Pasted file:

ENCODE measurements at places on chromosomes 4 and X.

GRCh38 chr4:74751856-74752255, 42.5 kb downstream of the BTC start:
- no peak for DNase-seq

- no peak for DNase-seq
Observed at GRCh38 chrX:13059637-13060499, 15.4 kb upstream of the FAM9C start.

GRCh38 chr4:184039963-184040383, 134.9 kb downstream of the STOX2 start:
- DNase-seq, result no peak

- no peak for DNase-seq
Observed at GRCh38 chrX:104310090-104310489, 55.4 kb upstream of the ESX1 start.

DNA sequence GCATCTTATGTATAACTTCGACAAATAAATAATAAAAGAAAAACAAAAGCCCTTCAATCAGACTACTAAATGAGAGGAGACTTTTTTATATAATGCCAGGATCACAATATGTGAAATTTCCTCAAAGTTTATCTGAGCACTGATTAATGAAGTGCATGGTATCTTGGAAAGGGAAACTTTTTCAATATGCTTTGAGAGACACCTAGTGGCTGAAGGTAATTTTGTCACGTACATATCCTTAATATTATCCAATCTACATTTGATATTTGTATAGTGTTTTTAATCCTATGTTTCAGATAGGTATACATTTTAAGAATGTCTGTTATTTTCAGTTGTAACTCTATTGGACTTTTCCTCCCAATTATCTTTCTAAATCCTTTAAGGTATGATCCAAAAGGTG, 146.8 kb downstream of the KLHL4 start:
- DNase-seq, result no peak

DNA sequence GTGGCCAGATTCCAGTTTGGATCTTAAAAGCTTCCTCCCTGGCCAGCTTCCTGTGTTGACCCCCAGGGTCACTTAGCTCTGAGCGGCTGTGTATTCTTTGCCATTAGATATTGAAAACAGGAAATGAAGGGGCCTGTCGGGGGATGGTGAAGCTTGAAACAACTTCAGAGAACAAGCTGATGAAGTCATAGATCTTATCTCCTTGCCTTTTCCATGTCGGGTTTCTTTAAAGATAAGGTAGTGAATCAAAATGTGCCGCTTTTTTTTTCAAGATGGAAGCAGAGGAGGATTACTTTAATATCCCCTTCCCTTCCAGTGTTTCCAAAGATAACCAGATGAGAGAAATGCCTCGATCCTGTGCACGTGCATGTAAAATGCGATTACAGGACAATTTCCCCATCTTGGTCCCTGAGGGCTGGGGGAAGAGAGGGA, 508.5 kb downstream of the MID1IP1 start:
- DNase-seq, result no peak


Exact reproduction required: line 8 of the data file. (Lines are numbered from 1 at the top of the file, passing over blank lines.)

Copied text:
- no peak for DNase-seq